Today we’d like to introduce you to John F. O. Bilson.
Thanks for sharing your story with us John. So, let’s start at the beginning and we can move on from there.
The Master of Science in Finance program at the Stuart School of Business was basically a response to the 1987 stock market crash. Jack Wing, who was an executive in Chicago financial markets, decided we needed to create a finance program that taught what people actually did in the markets rather than the more theoretical academic finance that was taught at traditional universities. I used to work for Jack Wing at that stage and I was one of the first people who started teaching in the program as an adjunct. I later came on board as a full-time faculty member and eventually became the director of the M.S. Finance program. During the time when I was Director, the program became internationally recognized, was ranked – and continues to be ranked – in the top 10 finance programs by the Financial Times of London. We now have hundreds of alumni who work in the Chicago financial markets at major financial firms. One year ago, I was appointed Dean of the business school, which gives me responsibility for all of the academic programs that the Stuart School of Business offers.
Overall, has it been relatively smooth? If not, what were some of the struggles along the way?
Enrollment in graduate academic programs is always very dependent on the state of the economy. Whenever we have economic downturns, we tend to see an increase in graduate and professional school enrollment, and when the economy rebounds, there is often a decrease as people return to the workforce. The present situation has created a lot of uncertainty in the market because of political upheaval and recent policy changes – particularly as it relates to the openness to international students at U.S. universities. This has created challenges not only for Illinois Tech but for all universities in the U.S.
Illinois Tech Stuart School of Business – what should we know? What do you guys do best? What sets you apart from the competition?
We are a university that was founded to create opportunities. We are always attempting to help students from all backgrounds. We are a technical university with very high academic standards. The business school is designed to provide technically-orientated individuals with the business skills they need – not to get a first job, but to achieve long-term success in their career.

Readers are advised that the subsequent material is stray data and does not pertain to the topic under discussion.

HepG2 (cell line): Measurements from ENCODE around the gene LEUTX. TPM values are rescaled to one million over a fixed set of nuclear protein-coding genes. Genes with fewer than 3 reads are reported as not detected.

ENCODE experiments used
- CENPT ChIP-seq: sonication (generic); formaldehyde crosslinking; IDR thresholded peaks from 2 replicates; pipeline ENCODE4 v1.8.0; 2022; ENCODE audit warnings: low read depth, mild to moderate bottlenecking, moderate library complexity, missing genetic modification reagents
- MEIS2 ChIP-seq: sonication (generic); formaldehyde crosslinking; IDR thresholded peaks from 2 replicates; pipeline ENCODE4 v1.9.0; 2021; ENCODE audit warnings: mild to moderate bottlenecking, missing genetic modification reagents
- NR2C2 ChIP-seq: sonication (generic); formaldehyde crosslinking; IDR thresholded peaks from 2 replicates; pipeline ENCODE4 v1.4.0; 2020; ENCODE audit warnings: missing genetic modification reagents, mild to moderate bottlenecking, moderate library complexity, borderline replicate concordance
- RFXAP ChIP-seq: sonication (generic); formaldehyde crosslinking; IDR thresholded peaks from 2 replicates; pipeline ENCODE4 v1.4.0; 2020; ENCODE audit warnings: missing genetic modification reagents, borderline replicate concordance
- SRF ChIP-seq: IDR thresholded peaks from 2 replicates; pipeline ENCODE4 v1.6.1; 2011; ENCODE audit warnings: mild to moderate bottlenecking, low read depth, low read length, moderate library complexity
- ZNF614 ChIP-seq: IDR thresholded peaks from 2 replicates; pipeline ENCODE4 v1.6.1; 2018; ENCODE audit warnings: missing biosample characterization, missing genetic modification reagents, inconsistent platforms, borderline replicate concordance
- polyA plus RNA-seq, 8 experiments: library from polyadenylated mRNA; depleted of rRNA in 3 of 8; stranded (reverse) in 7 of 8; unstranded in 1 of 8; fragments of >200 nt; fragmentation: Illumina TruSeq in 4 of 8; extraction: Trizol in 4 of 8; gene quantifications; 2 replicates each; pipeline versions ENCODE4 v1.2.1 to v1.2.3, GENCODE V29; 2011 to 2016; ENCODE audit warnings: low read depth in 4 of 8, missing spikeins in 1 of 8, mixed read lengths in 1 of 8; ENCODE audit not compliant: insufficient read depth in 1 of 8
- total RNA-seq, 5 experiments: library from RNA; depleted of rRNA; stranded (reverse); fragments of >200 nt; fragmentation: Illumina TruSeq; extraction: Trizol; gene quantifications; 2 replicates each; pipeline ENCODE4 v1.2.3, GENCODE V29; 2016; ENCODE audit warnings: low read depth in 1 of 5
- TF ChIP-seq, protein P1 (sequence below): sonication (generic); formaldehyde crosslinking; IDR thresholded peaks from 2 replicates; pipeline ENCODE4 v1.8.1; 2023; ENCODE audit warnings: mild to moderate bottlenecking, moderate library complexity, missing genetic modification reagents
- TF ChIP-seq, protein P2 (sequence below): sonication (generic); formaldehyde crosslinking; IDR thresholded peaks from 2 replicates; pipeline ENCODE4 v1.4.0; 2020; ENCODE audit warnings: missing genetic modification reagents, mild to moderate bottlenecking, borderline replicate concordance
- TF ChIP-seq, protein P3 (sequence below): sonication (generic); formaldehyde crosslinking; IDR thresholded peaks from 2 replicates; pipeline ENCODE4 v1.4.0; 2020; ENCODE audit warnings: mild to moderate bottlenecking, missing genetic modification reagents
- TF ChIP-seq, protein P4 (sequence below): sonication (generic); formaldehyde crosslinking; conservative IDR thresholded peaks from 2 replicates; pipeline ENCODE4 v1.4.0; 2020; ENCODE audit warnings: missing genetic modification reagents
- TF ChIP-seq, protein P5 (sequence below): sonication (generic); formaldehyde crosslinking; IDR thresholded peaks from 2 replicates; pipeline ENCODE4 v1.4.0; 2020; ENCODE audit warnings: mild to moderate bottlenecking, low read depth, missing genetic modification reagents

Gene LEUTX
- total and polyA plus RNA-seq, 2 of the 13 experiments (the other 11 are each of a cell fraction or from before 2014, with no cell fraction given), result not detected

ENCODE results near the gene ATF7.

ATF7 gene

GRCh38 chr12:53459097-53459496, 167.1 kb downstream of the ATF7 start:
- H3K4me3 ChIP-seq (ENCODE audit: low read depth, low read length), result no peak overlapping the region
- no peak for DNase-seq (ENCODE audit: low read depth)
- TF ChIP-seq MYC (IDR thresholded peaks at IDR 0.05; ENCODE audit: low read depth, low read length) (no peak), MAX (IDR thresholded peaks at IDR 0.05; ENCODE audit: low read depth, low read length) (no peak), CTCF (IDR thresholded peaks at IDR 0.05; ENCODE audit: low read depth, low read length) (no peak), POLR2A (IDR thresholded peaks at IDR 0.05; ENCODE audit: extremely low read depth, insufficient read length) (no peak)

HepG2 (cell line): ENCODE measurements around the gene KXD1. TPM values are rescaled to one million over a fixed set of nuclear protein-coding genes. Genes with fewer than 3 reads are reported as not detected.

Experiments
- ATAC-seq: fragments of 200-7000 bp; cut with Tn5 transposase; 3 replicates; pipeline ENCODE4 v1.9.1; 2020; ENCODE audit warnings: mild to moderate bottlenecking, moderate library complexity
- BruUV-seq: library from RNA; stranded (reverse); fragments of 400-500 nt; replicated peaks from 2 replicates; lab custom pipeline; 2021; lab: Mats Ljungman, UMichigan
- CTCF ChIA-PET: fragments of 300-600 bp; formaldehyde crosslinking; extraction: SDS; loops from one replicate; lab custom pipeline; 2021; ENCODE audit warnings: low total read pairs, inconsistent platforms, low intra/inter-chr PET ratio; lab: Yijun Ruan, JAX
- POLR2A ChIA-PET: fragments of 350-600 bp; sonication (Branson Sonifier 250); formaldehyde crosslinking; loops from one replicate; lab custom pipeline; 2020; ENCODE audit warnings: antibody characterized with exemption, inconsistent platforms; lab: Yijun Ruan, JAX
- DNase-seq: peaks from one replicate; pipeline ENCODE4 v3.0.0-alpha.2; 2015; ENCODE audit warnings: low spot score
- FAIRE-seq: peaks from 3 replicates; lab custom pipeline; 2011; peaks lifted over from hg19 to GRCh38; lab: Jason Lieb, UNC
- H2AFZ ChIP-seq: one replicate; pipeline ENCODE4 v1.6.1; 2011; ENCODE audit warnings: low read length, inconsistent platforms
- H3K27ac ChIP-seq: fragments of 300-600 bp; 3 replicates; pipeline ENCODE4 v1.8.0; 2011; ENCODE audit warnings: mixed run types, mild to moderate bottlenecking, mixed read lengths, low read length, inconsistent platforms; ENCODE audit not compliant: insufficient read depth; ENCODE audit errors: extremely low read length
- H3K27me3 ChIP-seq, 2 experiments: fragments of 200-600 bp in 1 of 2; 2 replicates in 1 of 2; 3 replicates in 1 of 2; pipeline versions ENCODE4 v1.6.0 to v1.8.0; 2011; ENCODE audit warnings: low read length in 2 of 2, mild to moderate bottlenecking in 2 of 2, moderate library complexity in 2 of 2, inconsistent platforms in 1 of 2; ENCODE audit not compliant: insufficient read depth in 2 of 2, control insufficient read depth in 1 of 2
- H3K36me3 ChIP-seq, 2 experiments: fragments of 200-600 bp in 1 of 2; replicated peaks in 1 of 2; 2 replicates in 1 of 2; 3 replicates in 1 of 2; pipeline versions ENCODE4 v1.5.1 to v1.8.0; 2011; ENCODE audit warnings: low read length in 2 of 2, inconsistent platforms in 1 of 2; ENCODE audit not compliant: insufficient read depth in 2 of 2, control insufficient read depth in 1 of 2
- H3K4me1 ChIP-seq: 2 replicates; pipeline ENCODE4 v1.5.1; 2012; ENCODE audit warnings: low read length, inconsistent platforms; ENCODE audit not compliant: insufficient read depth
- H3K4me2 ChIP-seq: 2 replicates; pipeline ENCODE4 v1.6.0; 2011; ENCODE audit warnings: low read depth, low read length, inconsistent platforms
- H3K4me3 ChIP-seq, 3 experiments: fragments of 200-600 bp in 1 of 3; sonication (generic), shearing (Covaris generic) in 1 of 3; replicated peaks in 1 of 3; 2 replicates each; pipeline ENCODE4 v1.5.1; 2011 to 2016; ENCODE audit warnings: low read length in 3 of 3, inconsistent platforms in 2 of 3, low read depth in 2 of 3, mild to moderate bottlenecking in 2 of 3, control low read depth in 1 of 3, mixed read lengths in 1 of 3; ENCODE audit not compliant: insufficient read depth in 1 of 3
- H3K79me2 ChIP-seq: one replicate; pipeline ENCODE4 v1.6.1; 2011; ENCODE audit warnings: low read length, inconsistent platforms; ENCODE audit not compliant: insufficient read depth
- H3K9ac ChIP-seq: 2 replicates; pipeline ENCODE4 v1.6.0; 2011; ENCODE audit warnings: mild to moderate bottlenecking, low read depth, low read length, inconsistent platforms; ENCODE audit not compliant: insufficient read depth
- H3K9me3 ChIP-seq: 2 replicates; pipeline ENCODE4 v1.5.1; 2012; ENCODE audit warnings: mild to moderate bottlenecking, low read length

We are known for emphasis on income mobility. Mobility measures the income of students relative to the income of their parents. A recent article in the New York Times found that Illinois Tech was ranked the second highest university in the United States in terms of students’ income mobility. We are also interested in diversity. This is a diverse campus – we have students from 100 different countries, we are 35% female, and 15% underrepresented races/ethnicities. That gives us a very distinct character, especially for a high-tech university. The business school’s current key initiatives combine these concepts of mobility and diversity. We have created a new scholarship program – the Launch Scholarship – to provide students from underrepresented races/ethnicities and women with increased career opportunities in the Chicago financial services industry — an industry that recognizes the need for a meaningful commitment to diversity. This scholarship program provides students not only with tuition reductions but also with funds to support their time at the university, a rich array of career and professional development programming, and mentorship.
What is “success” or “successful” for you?
I define success in the same terms that we do at Illinois Tech and the Stuart School — by the success of the people with whom I am charged. Our students’ success is my success.
Illinois Tech is a university that is very student oriented. It is important to me that we do a very good job of preparing students, not only for their economic life, but also for their personal life. We work very hard in our academic programs and other activities to prepare students for the job market. The Stuart School of Business currently has an undergraduate job placement rate of 90% and a graduate job placement rate of 92% after graduation. This signifies to me that our programs are succeeding in their objectives and I take pride in that.
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